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E-bikes, lighting systems bright spots in Taiwan exports for 2016

Published March 21, 2017

TAIPEI, Taiwan (BRAIN) – There is little doubt that 2016 was a rough year for Taiwan's cycling industry. Complete bike exports decreased just over 26 percent by volume, from 3.9 million units in 2015 to 2.94 million in 2016, and fell nearly 22 percent by value last year compared with 2015. 

According to export data compiled by the Taiwan Bicycle Association, complete bike export volume to most foreign markets fell, including to Japan, one of Taiwan's largest market in Asia, decreasing 31 percent to 187,000 units in 2016. Exports to China fell from 100,000 units in 2015 to 74,000 in 2011 — a decrease of just over 26 percent.

But it's not all doom and gloom here. There are still some bright spots for the island's manufacturers, including e-bike exports, which are by far Taiwan's most robust category with a growth of nearly 57 percent from 83,000 units in 2015 to 132,000 units last year.

Taiwan's average unit selling price continues to creep up each year, with a 5.99 percent growth to $502 from $473.98 in 2015.

While bicycle parts exports slipped slightly from 1.09 billion units in 2015 to 1.07 billion in 2016, bicycle derailleur exports saw a bump, totaling $33.64 million in 2016 — up nearly 35 percent over 2015. Lighting equipment was another growth category for Taiwan, with total export volume reaching 132,000 units, a 58.6 percent increase over exports in 2015.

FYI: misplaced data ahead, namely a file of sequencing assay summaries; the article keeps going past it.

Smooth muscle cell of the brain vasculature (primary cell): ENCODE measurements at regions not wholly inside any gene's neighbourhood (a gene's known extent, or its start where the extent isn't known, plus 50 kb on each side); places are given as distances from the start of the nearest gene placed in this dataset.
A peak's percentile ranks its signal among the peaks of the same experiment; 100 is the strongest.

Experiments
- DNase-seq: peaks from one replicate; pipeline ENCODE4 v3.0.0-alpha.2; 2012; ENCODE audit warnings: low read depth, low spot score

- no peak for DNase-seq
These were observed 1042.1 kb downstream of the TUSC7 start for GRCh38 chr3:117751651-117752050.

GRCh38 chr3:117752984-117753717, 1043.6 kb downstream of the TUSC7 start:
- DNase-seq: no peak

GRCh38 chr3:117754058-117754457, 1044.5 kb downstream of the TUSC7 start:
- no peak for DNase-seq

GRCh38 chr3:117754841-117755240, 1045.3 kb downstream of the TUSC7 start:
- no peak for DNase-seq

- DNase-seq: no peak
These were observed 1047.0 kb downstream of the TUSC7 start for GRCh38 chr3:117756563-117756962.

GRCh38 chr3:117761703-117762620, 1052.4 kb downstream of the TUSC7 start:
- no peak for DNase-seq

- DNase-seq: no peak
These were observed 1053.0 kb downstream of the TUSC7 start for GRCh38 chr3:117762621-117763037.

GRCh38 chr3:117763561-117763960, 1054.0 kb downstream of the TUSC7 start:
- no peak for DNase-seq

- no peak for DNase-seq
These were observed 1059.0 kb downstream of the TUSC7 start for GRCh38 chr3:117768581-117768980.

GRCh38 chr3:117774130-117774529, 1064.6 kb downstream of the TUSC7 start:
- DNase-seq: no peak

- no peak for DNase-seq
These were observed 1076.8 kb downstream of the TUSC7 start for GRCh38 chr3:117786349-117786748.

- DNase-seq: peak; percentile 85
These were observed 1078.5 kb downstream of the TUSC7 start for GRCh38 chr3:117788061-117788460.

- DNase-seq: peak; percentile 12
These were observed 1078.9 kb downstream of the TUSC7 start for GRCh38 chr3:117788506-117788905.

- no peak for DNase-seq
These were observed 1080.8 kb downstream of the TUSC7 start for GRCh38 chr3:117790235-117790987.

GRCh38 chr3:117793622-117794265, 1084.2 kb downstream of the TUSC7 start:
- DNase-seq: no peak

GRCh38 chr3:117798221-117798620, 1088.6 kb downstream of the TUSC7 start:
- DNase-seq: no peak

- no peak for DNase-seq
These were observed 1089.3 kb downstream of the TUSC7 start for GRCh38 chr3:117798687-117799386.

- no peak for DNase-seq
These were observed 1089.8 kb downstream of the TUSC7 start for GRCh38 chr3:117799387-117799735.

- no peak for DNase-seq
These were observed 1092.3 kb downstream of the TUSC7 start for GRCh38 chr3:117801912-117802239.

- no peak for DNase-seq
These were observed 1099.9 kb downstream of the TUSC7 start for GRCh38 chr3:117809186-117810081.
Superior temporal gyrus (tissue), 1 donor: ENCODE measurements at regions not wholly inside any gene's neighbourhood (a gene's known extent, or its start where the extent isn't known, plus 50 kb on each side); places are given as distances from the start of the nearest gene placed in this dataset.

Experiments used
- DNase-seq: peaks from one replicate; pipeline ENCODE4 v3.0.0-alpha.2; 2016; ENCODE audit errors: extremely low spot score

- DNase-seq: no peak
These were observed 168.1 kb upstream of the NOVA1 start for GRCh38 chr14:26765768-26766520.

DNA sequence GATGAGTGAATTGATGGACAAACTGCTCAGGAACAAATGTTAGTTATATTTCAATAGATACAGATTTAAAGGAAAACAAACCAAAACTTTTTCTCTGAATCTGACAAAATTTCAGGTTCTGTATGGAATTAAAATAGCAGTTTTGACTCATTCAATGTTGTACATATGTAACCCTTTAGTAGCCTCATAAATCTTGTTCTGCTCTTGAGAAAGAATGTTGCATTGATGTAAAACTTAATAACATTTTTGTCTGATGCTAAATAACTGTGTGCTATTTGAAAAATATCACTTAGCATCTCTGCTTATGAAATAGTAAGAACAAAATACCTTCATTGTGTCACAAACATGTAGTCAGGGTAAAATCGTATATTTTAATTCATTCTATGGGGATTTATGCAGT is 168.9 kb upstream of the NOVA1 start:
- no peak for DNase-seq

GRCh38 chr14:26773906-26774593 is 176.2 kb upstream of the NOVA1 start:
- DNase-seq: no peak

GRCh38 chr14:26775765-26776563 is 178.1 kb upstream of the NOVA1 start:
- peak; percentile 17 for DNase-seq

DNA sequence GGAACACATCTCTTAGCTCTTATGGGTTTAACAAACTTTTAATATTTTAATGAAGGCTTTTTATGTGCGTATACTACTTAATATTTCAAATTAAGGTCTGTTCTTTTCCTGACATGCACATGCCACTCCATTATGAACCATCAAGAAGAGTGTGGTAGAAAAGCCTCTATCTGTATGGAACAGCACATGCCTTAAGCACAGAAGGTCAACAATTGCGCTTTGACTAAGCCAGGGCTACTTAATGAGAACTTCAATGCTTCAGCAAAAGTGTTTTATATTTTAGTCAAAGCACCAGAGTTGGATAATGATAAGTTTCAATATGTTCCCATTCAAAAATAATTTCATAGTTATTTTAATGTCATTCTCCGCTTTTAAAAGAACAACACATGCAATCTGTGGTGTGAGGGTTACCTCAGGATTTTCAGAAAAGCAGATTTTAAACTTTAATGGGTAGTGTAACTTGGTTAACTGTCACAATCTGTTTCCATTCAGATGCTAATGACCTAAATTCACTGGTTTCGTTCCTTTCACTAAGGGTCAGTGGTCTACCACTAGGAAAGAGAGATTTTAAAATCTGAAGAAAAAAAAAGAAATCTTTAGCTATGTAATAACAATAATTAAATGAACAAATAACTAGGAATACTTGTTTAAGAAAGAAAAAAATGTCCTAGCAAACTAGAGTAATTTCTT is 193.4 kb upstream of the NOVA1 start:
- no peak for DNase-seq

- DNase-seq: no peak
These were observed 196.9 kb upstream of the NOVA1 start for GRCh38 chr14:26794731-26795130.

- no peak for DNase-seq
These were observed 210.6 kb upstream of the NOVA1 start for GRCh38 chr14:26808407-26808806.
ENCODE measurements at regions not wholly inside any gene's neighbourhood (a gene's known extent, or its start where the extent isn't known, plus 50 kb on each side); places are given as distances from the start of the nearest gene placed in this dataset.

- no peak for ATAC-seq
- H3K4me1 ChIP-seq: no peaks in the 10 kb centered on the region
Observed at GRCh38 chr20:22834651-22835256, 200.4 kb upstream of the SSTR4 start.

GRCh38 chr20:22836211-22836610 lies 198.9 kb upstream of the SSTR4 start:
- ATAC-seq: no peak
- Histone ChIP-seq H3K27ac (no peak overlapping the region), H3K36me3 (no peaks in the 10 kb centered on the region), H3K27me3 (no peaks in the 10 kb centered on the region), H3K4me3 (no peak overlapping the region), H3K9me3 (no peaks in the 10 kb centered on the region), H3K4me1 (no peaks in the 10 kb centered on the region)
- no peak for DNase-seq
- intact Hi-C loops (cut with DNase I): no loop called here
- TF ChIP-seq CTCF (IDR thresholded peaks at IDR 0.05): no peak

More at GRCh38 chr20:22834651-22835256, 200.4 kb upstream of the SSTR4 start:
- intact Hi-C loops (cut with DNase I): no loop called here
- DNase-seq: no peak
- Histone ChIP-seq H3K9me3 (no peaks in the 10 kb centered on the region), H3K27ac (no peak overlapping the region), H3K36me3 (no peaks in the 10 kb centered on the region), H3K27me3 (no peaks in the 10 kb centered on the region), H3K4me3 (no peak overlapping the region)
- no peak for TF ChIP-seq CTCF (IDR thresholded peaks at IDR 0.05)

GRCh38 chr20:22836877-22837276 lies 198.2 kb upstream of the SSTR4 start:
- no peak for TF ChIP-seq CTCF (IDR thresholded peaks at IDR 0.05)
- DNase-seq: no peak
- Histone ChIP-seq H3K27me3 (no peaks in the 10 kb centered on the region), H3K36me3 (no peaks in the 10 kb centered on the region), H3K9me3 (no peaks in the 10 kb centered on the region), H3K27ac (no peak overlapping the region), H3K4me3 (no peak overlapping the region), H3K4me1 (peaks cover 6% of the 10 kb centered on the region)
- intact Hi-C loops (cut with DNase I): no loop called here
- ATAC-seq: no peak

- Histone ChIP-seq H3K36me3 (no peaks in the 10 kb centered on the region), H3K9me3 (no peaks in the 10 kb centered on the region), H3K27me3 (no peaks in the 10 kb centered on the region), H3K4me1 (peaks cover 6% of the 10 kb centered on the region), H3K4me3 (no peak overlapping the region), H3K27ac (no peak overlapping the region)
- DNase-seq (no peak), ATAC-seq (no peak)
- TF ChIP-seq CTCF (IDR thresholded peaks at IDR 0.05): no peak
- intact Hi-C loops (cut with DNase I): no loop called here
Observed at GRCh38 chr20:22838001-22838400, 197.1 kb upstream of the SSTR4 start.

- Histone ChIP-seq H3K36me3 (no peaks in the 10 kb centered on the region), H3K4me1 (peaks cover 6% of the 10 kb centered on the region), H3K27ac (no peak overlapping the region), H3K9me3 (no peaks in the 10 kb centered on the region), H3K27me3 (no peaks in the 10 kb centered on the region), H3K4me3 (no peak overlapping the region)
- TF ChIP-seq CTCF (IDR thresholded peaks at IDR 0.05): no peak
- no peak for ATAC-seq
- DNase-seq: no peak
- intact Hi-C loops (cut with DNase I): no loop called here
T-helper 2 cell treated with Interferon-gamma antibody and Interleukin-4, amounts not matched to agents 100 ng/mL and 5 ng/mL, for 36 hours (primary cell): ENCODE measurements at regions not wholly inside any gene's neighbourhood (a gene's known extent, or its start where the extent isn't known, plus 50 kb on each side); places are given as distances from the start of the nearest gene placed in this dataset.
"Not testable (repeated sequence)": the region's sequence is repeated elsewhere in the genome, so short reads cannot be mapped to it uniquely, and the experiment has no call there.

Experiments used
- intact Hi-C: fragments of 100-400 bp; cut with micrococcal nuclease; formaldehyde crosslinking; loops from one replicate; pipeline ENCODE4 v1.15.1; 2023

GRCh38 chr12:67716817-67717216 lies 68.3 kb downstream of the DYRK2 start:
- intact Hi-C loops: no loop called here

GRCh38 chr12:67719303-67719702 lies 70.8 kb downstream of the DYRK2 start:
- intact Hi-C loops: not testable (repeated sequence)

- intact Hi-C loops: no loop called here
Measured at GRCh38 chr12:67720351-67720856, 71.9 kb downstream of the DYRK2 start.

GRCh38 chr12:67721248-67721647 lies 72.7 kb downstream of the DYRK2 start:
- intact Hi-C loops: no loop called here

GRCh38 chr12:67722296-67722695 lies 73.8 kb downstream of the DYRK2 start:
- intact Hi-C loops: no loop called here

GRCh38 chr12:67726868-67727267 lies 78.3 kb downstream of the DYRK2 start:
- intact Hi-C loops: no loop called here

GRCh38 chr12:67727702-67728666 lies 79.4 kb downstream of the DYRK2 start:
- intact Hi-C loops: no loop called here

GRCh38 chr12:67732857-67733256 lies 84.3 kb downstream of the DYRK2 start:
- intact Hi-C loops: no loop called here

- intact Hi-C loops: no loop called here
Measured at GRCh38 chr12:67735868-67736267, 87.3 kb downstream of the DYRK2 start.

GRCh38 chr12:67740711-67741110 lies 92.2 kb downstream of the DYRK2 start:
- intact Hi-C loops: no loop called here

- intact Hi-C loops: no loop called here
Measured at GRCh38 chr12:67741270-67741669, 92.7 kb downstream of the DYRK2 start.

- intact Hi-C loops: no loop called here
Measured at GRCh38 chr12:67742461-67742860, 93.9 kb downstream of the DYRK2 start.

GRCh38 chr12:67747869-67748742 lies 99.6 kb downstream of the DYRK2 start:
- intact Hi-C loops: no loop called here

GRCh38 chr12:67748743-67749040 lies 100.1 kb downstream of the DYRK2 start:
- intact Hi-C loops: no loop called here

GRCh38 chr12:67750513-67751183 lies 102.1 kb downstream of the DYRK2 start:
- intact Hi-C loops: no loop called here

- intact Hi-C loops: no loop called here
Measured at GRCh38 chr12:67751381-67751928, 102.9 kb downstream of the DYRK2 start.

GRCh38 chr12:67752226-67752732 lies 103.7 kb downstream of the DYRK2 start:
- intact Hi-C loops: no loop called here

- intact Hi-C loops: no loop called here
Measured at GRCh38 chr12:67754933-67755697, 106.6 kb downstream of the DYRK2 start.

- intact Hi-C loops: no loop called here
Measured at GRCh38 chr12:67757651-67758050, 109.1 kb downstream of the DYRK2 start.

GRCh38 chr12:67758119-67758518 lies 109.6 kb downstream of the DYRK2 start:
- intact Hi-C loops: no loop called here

The EU and North America are Taiwan's largest markets for lighting systems. The TBA attributes the category's growth to an increase in transit cycling globally. As cycling rises in popularity, an emphasis on safety and visibility has also increased. And as manufacturers continue to integrate lighting systems into the design of some commuter and other city models, Taiwan could see even more growth in the lighting category in the coming years.

Other integrated “smart” technologies, including GPS tracking and smartphone connectivity, could also prove to be an opportunity for Taiwanese companies.

“Four of the seven d&i award winners in 2016 were Taiwanese companies,” TBA president Michael Tseng said. “We are innovative, and we're marching into smarter technologies in the cycling industry. Our goal is to make the industry continue to shine in the world.”

Taiwan President Tsai Ing-wen addressed journalists and VIPs at the 30th annual Taipei Cycle Show opening ceremony on Wednesday, emphasizing the country's long history of innovation and the potential to increase Taiwan's production of smart technologies.

“Taiwan has one of the best innovation and creating capacities for cycling products in the world,” said Tsai, Taiwan's first female president, elected in May 2016. “Taiwan's bike price has been rising so gradually there is an image that our products equal quality.

“My government will continue to support the cycling industry. We've introduced a program to help introduce smart technologies into the manufacturing process. These smart services are the future,” Tsai added.

As the show officially opened, President Tsai's closing remarks focused on a positive future for the industry in Taiwan.

“Like the founder of Giant, King Liu, has said, we have to continue to proceed,” she said. “It's just like riding a bike — if you don't continue to step on the pedals, you will fall down.”

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